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Golf players will be getting to grips with the World Handicap System when courses reopen after Lockdown 2

Golfers will be embracing a whole new handicap system when they return from the second lockdown.

The much-anticipated introduction of The World Handicap System came just as the government announced golf clubs must shut their courses for a second time this year.

Players will be competing with a new handicap system when golf resumes Picture: Barry Goodwin
Players will be competing with a new handicap system when golf resumes Picture: Barry Goodwin

All golfers must now use the new WHS, which replaced the old Central Database of Handicaps system on November 2 and means a player’s handicap could change from course to course, depending on how difficult they are. These are measured by course and slope ratings.

Golfers must compare their handicap index (which each player should now have had calculated for them by England Golf) to the tees they are playing off and that will give them a playing handicap for that course. The calculation tables should be displayed for all players to see close to the first tee at every course.

It will mean that players who might be familiar with their own course won’t suddenly find they are out of their depth at a harder venue or, equally, the next Tiger Woods when they play somewhere easier. It’s a standardised system that is being used worldwide and means your index can be used everywhere, near or far.

But how is your handicap index worked out? That’s a calculation of the average of the best eight of the last 20 registered scores. Each time a round is submitted, the oldest score drops off the record.

England Golf has around 650,000 members so it was a lot of data to manage - they have transitioned around 15 million items of historical data - and it hasn’t been without its glitches but it’s hoped that once things settle down, players will be happy with the changes. The golf shutdown has at least given them time to resolve any issues.

Whitstable & Seasalter Golf Club’s Derek Bates has been at the club for more than 30 years.

The handicap secretary is soon to be their new club president, officially taking over the role this Saturday when outgoing president John Clarke will take a well earned rest.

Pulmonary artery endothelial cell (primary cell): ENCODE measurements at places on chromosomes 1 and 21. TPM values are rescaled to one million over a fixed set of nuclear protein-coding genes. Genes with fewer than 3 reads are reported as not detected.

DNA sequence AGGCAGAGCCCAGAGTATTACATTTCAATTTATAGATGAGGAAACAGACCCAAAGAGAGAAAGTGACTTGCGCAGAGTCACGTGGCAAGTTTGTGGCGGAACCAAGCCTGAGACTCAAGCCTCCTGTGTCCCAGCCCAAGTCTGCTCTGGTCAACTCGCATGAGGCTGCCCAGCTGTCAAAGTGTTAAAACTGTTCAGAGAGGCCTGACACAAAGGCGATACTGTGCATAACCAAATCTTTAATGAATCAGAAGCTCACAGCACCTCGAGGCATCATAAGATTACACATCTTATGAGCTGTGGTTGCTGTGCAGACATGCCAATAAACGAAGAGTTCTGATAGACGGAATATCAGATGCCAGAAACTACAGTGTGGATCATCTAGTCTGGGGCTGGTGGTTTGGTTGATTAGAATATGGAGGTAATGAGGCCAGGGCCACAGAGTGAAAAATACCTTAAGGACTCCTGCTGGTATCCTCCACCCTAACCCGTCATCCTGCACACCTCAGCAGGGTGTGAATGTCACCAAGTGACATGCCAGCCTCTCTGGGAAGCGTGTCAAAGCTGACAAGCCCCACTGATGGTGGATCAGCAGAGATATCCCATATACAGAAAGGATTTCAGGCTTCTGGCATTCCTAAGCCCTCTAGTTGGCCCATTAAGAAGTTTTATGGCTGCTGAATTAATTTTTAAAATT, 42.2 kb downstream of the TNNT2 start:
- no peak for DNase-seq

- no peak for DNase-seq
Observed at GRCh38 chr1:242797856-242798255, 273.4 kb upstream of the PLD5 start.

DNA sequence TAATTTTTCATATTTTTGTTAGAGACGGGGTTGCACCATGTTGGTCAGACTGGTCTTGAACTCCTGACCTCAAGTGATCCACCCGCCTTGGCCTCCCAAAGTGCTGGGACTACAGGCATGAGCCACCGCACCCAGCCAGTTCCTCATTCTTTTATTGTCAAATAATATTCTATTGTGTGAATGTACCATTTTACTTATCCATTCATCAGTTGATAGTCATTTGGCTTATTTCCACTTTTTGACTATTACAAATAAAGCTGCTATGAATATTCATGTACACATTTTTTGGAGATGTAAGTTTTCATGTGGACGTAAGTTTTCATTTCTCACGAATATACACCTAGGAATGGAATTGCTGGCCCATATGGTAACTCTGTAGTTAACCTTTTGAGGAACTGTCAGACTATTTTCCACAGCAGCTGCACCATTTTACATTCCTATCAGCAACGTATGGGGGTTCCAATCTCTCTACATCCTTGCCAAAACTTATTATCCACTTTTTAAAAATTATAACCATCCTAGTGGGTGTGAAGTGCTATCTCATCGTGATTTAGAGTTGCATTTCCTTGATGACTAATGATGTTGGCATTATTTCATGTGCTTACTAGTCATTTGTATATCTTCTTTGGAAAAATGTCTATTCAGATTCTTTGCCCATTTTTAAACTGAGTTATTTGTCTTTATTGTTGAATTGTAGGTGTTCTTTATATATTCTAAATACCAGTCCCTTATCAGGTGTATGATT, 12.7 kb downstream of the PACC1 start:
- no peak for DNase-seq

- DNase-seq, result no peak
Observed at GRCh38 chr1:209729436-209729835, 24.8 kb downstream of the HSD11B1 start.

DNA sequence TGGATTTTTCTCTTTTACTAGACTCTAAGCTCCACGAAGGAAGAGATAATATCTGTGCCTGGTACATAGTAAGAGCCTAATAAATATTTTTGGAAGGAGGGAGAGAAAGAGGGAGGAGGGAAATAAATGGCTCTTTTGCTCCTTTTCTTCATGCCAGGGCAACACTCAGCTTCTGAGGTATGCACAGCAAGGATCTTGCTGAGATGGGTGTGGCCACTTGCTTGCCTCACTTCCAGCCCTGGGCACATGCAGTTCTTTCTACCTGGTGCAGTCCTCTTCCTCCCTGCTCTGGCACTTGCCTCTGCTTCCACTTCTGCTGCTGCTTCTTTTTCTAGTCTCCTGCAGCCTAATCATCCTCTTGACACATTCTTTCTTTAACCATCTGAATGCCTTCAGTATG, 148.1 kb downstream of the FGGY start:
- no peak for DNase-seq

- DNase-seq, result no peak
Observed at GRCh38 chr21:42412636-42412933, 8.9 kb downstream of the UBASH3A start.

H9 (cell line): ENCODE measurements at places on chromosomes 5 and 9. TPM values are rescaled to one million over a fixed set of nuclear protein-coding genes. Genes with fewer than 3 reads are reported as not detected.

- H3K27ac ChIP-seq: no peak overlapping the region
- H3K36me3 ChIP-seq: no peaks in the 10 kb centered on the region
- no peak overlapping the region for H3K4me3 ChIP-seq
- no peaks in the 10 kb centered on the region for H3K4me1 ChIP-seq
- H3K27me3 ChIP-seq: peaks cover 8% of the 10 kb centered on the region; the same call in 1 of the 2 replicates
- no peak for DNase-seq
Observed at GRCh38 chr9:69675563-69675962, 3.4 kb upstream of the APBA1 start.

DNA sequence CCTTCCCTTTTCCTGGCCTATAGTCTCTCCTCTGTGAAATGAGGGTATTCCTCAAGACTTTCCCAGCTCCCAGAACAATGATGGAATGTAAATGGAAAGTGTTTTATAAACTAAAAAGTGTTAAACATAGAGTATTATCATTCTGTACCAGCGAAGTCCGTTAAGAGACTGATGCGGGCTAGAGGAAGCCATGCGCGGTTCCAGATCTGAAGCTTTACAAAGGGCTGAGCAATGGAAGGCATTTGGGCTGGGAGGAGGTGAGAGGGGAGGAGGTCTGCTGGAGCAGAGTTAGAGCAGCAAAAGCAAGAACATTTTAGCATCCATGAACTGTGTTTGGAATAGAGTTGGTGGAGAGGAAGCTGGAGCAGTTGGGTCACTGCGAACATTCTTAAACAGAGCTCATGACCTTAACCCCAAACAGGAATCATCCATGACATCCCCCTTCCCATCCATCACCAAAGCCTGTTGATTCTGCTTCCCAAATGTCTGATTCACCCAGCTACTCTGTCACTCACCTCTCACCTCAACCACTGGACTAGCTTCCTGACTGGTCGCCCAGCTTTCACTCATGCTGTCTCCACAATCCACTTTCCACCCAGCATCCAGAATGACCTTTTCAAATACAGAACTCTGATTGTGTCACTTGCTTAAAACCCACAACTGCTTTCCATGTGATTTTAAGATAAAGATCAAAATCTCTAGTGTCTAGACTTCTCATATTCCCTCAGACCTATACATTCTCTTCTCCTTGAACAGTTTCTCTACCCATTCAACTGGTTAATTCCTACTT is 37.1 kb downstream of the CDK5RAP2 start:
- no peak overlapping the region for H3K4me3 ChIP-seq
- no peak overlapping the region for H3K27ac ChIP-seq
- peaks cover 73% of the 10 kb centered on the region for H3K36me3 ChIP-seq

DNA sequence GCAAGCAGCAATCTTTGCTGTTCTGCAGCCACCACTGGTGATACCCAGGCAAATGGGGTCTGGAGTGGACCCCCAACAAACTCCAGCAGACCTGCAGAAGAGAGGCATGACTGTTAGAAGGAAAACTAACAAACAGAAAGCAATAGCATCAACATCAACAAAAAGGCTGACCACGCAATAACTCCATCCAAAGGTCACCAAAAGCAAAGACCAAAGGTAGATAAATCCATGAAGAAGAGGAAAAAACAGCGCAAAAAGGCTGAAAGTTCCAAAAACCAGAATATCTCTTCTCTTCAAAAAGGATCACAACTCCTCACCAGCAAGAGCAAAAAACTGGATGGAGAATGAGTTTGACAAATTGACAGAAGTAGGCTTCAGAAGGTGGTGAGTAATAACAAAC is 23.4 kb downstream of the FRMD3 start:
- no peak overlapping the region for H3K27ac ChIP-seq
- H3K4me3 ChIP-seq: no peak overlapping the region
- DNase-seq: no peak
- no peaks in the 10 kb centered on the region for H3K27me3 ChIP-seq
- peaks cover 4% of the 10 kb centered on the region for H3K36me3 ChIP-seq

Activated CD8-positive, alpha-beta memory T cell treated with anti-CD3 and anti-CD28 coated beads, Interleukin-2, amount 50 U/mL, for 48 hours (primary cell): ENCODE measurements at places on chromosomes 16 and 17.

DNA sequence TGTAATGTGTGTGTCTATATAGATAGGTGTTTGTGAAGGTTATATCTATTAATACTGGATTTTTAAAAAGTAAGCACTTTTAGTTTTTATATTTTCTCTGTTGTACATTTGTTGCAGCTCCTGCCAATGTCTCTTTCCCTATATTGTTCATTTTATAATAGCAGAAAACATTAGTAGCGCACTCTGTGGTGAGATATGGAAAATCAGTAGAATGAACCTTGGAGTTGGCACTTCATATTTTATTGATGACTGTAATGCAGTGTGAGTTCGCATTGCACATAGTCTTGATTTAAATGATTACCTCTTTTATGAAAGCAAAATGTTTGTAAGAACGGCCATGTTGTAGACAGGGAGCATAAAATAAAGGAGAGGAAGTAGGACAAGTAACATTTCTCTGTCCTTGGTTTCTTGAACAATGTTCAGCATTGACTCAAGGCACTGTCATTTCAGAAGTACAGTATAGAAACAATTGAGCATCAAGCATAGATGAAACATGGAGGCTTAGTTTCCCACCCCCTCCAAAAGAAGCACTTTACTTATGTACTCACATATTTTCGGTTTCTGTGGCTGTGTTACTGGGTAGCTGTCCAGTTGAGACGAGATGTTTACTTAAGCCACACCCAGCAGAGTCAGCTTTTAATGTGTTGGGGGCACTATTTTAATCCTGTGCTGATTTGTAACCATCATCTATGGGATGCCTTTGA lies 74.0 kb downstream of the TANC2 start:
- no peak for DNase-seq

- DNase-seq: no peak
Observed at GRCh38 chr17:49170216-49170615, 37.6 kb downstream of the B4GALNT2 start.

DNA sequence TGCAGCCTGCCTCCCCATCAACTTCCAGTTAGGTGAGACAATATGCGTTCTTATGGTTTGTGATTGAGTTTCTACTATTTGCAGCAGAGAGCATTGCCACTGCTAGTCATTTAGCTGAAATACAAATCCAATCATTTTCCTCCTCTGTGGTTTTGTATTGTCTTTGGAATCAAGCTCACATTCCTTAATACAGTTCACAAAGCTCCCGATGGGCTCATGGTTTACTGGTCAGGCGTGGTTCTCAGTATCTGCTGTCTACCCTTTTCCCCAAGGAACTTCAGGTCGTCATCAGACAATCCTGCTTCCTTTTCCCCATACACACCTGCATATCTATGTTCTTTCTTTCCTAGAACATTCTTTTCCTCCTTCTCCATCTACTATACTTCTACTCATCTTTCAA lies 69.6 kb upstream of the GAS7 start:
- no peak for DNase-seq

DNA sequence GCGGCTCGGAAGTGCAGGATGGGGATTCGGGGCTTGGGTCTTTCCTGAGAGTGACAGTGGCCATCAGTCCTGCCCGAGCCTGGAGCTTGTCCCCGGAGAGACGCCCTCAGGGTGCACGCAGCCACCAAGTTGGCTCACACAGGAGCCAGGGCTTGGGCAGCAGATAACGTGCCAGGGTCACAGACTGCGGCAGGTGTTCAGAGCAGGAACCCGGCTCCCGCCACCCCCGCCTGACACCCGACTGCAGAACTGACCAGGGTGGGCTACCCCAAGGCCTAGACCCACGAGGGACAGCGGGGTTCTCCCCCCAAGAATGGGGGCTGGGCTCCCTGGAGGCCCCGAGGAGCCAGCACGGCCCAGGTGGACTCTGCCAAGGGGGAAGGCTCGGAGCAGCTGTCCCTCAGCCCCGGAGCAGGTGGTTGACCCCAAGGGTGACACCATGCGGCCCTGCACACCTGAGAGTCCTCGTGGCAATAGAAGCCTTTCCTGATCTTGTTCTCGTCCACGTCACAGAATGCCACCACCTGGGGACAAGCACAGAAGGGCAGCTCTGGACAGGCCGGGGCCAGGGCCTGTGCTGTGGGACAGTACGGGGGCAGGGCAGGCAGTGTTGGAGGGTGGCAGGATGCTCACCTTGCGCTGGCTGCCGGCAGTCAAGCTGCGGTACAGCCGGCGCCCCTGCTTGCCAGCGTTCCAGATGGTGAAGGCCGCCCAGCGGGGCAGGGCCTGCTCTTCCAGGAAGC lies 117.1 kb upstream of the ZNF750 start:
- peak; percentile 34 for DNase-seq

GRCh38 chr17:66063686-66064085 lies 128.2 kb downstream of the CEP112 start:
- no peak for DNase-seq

‘Just because you may have a handicap index of 10 it doesn’t mean everywhere you play golf you will receive 10 shots’

He believes the new system is fairer although he admits it may take some getting used to.

“The introduction of the new world handicap system has been successful,” he said.

“There are a few anomalies that we are working through, internally and externally with England Golf and so the jury is out, as to whether people find it better or worse than the old system.

“It is a new system, it is worldwide and I don’t think there is any going back. In my view, it is a far fairer system than the one we have had to date. I think when people get used to the new system, which may take a little while, it is a better way of managing handicapping arrangements.

“We have been expecting it for a few years now so it hasn’t come as a shock. England Golf have done a load of work in terms of pushing out information but some had to be cancelled because of lockdown so it did leave us a bit short on some of the opportunities to get clarity and more information.

“We were prepared and had lots of information but how receptive members were, maybe some felt it would never happen, there was some laid back opinion among some but now there is a realisation of the affects of what it will have on playing members.